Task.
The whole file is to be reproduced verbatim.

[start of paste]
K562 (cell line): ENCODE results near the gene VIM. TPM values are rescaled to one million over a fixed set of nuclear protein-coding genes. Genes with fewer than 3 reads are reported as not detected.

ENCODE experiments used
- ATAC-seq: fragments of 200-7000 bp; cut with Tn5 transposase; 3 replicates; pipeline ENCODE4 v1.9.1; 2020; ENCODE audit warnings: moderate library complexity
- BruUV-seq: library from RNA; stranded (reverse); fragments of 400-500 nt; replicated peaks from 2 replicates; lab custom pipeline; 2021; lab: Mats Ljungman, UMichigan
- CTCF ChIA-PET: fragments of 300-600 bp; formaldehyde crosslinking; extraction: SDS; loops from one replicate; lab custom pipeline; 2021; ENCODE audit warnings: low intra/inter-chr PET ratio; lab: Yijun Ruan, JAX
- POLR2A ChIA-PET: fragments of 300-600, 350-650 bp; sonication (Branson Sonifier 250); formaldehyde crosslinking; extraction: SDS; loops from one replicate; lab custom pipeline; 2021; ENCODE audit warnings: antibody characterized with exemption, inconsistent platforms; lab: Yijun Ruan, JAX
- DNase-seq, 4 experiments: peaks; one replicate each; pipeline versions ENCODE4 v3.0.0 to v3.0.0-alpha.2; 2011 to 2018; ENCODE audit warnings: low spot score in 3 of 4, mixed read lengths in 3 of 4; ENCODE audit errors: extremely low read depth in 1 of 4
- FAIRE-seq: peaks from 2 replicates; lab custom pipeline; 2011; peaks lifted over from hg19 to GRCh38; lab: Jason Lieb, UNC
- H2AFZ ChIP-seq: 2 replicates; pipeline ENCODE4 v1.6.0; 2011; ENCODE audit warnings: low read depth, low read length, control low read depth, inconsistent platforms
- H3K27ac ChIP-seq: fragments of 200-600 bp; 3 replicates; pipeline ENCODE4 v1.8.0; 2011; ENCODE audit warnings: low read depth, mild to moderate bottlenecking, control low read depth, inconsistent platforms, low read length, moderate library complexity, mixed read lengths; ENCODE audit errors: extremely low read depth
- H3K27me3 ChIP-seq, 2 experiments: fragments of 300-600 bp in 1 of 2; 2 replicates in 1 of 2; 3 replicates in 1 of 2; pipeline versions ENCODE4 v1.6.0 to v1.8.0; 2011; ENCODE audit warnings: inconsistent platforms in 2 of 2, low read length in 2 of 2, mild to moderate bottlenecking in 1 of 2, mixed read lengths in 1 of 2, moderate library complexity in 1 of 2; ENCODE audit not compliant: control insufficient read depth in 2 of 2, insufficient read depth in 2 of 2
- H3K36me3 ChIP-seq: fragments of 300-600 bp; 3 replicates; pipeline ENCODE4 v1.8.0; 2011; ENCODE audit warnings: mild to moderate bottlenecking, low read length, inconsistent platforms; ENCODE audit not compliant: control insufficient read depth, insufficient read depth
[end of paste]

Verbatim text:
K562 (cell line): ENCODE results near the gene VIM. TPM values are rescaled to one million over a fixed set of nuclear protein-coding genes. Genes with fewer than 3 reads are reported as not detected.

ENCODE experiments used
- ATAC-seq: fragments of 200-7000 bp; cut with Tn5 transposase; 3 replicates; pipeline ENCODE4 v1.9.1; 2020; ENCODE audit warnings: moderate library complexity
- BruUV-seq: library from RNA; stranded (reverse); fragments of 400-500 nt; replicated peaks from 2 replicates; lab custom pipeline; 2021; lab: Mats Ljungman, UMichigan
- CTCF ChIA-PET: fragments of 300-600 bp; formaldehyde crosslinking; extraction: SDS; loops from one replicate; lab custom pipeline; 2021; ENCODE audit warnings: low intra/inter-chr PET ratio; lab: Yijun Ruan, JAX
- POLR2A ChIA-PET: fragments of 300-600, 350-650 bp; sonication (Branson Sonifier 250); formaldehyde crosslinking; extraction: SDS; loops from one replicate; lab custom pipeline; 2021; ENCODE audit warnings: antibody characterized with exemption, inconsistent platforms; lab: Yijun Ruan, JAX
- DNase-seq, 4 experiments: peaks; one replicate each; pipeline versions ENCODE4 v3.0.0 to v3.0.0-alpha.2; 2011 to 2018; ENCODE audit warnings: low spot score in 3 of 4, mixed read lengths in 3 of 4; ENCODE audit errors: extremely low read depth in 1 of 4
- FAIRE-seq: peaks from 2 replicates; lab custom pipeline; 2011; peaks lifted over from hg19 to GRCh38; lab: Jason Lieb, UNC
- H2AFZ ChIP-seq: 2 replicates; pipeline ENCODE4 v1.6.0; 2011; ENCODE audit warnings: low read depth, low read length, control low read depth, inconsistent platforms
- H3K27ac ChIP-seq: fragments of 200-600 bp; 3 replicates; pipeline ENCODE4 v1.8.0; 2011; ENCODE audit warnings: low read depth, mild to moderate bottlenecking, control low read depth, inconsistent platforms, low read length, moderate library complexity, mixed read lengths; ENCODE audit errors: extremely low read depth
- H3K27me3 ChIP-seq, 2 experiments: fragments of 300-600 bp in 1 of 2; 2 replicates in 1 of 2; 3 replicates in 1 of 2; pipeline versions ENCODE4 v1.6.0 to v1.8.0; 2011; ENCODE audit warnings: inconsistent platforms in 2 of 2, low read length in 2 of 2, mild to moderate bottlenecking in 1 of 2, mixed read lengths in 1 of 2, moderate library complexity in 1 of 2; ENCODE audit not compliant: control insufficient read depth in 2 of 2, insufficient read depth in 2 of 2
- H3K36me3 ChIP-seq: fragments of 300-600 bp; 3 replicates; pipeline ENCODE4 v1.8.0; 2011; ENCODE audit warnings: mild to moderate bottlenecking, low read length, inconsistent platforms; ENCODE audit not compliant: control insufficient read depth, insufficient read depth